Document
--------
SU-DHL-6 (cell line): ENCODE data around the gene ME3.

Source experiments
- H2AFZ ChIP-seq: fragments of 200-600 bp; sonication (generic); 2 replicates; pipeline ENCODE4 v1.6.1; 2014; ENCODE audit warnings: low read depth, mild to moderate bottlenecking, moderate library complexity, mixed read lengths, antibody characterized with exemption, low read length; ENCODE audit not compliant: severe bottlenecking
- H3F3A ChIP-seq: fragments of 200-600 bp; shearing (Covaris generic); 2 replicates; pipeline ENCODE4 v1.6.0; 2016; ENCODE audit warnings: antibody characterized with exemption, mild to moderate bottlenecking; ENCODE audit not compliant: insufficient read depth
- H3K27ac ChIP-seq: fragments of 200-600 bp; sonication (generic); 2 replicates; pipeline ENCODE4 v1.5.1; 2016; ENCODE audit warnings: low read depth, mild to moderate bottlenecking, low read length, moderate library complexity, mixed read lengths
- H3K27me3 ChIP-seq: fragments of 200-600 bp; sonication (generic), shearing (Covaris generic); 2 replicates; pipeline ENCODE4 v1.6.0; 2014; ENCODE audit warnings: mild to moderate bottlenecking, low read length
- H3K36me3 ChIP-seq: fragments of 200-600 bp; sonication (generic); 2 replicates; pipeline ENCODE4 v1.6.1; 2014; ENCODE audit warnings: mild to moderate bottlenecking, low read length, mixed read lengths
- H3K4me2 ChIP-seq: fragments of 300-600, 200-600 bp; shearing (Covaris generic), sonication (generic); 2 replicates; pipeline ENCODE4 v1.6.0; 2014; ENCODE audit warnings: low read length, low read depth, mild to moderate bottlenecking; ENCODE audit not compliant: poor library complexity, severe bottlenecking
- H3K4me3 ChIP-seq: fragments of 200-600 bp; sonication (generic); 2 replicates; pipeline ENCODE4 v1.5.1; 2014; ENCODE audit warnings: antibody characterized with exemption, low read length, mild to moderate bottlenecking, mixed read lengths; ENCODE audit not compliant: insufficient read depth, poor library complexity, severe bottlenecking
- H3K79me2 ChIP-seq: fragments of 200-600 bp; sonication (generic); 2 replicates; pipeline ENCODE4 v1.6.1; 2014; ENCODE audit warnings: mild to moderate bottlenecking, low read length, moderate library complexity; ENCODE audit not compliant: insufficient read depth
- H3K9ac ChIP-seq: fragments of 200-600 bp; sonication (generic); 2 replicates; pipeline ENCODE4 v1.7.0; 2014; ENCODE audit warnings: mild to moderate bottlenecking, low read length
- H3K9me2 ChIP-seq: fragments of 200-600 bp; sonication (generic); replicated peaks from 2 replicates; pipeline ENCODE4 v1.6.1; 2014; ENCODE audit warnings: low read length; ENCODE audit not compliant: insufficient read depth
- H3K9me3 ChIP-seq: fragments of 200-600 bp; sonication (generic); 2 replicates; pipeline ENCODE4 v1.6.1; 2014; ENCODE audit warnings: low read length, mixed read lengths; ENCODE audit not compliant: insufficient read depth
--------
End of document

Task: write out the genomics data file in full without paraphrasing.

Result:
SU-DHL-6 (cell line): ENCODE data around the gene ME3.

Source experiments
- H2AFZ ChIP-seq: fragments of 200-600 bp; sonication (generic); 2 replicates; pipeline ENCODE4 v1.6.1; 2014; ENCODE audit warnings: low read depth, mild to moderate bottlenecking, moderate library complexity, mixed read lengths, antibody characterized with exemption, low read length; ENCODE audit not compliant: severe bottlenecking
- H3F3A ChIP-seq: fragments of 200-600 bp; shearing (Covaris generic); 2 replicates; pipeline ENCODE4 v1.6.0; 2016; ENCODE audit warnings: antibody characterized with exemption, mild to moderate bottlenecking; ENCODE audit not compliant: insufficient read depth
- H3K27ac ChIP-seq: fragments of 200-600 bp; sonication (generic); 2 replicates; pipeline ENCODE4 v1.5.1; 2016; ENCODE audit warnings: low read depth, mild to moderate bottlenecking, low read length, moderate library complexity, mixed read lengths
- H3K27me3 ChIP-seq: fragments of 200-600 bp; sonication (generic), shearing (Covaris generic); 2 replicates; pipeline ENCODE4 v1.6.0; 2014; ENCODE audit warnings: mild to moderate bottlenecking, low read length
- H3K36me3 ChIP-seq: fragments of 200-600 bp; sonication (generic); 2 replicates; pipeline ENCODE4 v1.6.1; 2014; ENCODE audit warnings: mild to moderate bottlenecking, low read length, mixed read lengths
- H3K4me2 ChIP-seq: fragments of 300-600, 200-600 bp; shearing (Covaris generic), sonication (generic); 2 replicates; pipeline ENCODE4 v1.6.0; 2014; ENCODE audit warnings: low read length, low read depth, mild to moderate bottlenecking; ENCODE audit not compliant: poor library complexity, severe bottlenecking
- H3K4me3 ChIP-seq: fragments of 200-600 bp; sonication (generic); 2 replicates; pipeline ENCODE4 v1.5.1; 2014; ENCODE audit warnings: antibody characterized with exemption, low read length, mild to moderate bottlenecking, mixed read lengths; ENCODE audit not compliant: insufficient read depth, poor library complexity, severe bottlenecking
- H3K79me2 ChIP-seq: fragments of 200-600 bp; sonication (generic); 2 replicates; pipeline ENCODE4 v1.6.1; 2014; ENCODE audit warnings: mild to moderate bottlenecking, low read length, moderate library complexity; ENCODE audit not compliant: insufficient read depth
- H3K9ac ChIP-seq: fragments of 200-600 bp; sonication (generic); 2 replicates; pipeline ENCODE4 v1.7.0; 2014; ENCODE audit warnings: mild to moderate bottlenecking, low read length
- H3K9me2 ChIP-seq: fragments of 200-600 bp; sonication (generic); replicated peaks from 2 replicates; pipeline ENCODE4 v1.6.1; 2014; ENCODE audit warnings: low read length; ENCODE audit not compliant: insufficient read depth
- H3K9me3 ChIP-seq: fragments of 200-600 bp; sonication (generic); 2 replicates; pipeline ENCODE4 v1.6.1; 2014; ENCODE audit warnings: low read length, mixed read lengths; ENCODE audit not compliant: insufficient read depth